"I'm looking for any indication they are coordinating skirmishes. … I guess I'm expecting trouble in that location, so [I] have it trained on Baton Rouge preemptively," said the creator of the site — who goes solely by his Internet pseudonym, the Jester — in an interview with The Washington Post.
Using IBM's Watson AI, the tool not only examines large collections of tweets but — somewhat eerily — also can go through a single user's timeline and, with Watson's machine learning technology, offer an analysis of that user's "trustworthiness, propensity toward violence [and] openness," the Jester said. That information, he said, could hold clues to a criminal's intentions.
The hacker likens his tool to the future-seeing "precogs" from "Minority Report."
If the Jester's name sounds familiar, that's because the hacker has appeared elsewhere — on Time's list of most influential Internet personalities, on CNN and, according to a recent blog post, on an upcoming episode of USA's "Mr. Robot." He has used his hacking skills to bring down dozens of websites that he says helped spread Islamic extremism. What he does technically may not be legal, CNN reports, but law enforcement officials have largely turned a blind eye to his independent activities.
In fact, the Jester said, many law enforcement and emergency preparedness officials have given him "positive feedback" for his AI-powered monitoring tool, called iAWACS. That's short for "Internet AWACS" — likely a reference to the military's Airborne Warning and Control System, a type of aircraft that essentially functions as a mobile command and intelligence platform. (Most of the Jester's operations are sprinkled with radio codes and other military language.)
IAWACS comes in several flavors. One version watches for reports of active shooter situations. Another is tuned to listen for Islamic extremists; that service has detected spikes in online chatter ahead of every major attack that has occurred since the tool was switched on, according to the Jester. The version that's focused on Baton Rouge, which is set up to track "major incidents," has only been running for about six months. It was used earlier in the week to monitor the Dallas shootings. Altogether, the entire setup consumes terabytes of data every week.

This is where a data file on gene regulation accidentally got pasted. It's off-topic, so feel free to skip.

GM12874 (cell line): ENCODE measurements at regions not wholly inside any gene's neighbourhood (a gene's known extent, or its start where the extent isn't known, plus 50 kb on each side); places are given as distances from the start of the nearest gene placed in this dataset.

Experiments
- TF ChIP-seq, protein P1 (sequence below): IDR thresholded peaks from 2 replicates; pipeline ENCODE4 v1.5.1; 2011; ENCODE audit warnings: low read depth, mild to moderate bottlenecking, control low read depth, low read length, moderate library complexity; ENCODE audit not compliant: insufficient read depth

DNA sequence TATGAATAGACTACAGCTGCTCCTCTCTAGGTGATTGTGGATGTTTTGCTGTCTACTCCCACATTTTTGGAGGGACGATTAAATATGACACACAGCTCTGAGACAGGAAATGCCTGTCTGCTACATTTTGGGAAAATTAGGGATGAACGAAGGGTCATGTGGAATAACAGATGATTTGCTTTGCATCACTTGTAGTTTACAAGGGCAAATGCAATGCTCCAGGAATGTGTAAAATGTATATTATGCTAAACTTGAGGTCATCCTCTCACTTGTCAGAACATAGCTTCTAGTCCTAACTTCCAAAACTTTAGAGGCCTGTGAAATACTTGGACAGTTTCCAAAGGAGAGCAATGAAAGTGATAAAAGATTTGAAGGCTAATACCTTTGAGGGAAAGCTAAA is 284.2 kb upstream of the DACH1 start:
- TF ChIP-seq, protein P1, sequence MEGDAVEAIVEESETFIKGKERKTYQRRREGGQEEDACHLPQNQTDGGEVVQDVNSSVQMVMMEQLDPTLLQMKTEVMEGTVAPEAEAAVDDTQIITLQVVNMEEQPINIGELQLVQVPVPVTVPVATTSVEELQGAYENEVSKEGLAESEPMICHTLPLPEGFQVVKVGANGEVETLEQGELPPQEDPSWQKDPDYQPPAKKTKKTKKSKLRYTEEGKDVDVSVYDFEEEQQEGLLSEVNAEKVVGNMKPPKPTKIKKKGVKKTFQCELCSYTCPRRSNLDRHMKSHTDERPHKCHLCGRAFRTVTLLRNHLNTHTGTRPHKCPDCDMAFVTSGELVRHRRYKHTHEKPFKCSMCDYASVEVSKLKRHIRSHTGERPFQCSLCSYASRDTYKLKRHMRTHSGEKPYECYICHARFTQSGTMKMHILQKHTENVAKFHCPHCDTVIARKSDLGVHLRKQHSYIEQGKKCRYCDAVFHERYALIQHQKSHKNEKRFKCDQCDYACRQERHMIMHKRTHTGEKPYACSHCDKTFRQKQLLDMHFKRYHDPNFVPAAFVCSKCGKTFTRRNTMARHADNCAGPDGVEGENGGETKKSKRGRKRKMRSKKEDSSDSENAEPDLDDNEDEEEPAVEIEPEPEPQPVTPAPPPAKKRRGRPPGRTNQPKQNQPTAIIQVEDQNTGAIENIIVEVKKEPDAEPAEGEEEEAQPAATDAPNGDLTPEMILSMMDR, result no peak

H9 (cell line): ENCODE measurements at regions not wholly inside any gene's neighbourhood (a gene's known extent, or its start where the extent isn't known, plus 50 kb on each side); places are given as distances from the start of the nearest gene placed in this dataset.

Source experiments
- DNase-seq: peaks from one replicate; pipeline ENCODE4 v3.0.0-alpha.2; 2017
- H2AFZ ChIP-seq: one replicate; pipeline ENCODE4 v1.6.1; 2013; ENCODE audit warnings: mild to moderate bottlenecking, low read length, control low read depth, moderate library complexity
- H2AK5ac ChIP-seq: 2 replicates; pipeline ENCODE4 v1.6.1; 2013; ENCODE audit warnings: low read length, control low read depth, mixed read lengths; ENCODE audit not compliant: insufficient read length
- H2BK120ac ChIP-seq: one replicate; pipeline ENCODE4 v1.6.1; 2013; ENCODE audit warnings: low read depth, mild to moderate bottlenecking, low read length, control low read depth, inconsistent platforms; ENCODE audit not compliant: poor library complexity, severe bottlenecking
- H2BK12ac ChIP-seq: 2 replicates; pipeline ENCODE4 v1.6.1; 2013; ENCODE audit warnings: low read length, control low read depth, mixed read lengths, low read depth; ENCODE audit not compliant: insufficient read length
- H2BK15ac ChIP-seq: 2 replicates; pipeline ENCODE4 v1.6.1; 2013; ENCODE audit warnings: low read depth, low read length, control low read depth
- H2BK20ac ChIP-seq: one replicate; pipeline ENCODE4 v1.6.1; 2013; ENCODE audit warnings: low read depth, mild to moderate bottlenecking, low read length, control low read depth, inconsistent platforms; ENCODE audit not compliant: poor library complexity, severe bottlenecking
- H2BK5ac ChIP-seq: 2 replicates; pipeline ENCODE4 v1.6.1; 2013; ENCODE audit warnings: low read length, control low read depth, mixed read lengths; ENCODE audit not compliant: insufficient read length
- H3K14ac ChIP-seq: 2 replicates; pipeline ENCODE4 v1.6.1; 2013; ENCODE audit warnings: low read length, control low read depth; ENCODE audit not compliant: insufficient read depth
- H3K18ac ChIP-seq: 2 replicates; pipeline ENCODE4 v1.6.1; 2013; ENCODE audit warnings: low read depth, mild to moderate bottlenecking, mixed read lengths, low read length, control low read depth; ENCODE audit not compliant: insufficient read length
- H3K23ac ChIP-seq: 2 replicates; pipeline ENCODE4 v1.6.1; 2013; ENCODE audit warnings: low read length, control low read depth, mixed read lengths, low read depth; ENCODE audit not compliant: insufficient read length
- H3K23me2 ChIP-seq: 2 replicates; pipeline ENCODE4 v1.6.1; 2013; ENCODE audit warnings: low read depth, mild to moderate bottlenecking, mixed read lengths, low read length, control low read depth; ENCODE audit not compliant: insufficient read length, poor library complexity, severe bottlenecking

Even though each variant of iAWACS performs a different function, the technology is similar. The software, which is linked to IBM's Watson artificial intelligence, combs through tweets and images, specific hashtags and phrases, or posts from or about a particular geographic area and then uses computer algorithms to gauge the mood of that swirling digital conversation. That mood is then expressed on a sentiment meter as a number, positive or negative.
It's "looking real-time using nodeJS at all tweets within its set parameters," the Jester said. "EG I can say show me all geo-tagged tweets coming out of Chicago or all tweets with the following hashtags or phrases, including in the case of DRONEBAIT NODE in Arabic."
While watching the Dallas situation unfold, he said, the system picked up "very disturbing" tweets from admirers of the gunman responsible for the attack, helping to "build up a picture of the level of crazy surrounding it."
The AI aspects of the iAWACS app only monitor the social media posts — they don't analyze the audio from police scanners nor the airspace maps.
The Jester got the idea of building iAWACS in the wake of the Boston Marathon bombing, when he said he recalled police trawling social media for information and asking for the public's help in tracking down the suspects.
"I thought, hey, this whole process could be made easier," he said.
The result, which the Jester said is still a work in progress, was built from the ground up for law enforcement and intelligence officials with real-time information needs. The iAWACS interface is intentionally designed to fit on large screens like the kind you'd find in a command center.
Now, that system is listening diligently for unrest in Louisiana — though with any luck, it won't be needed.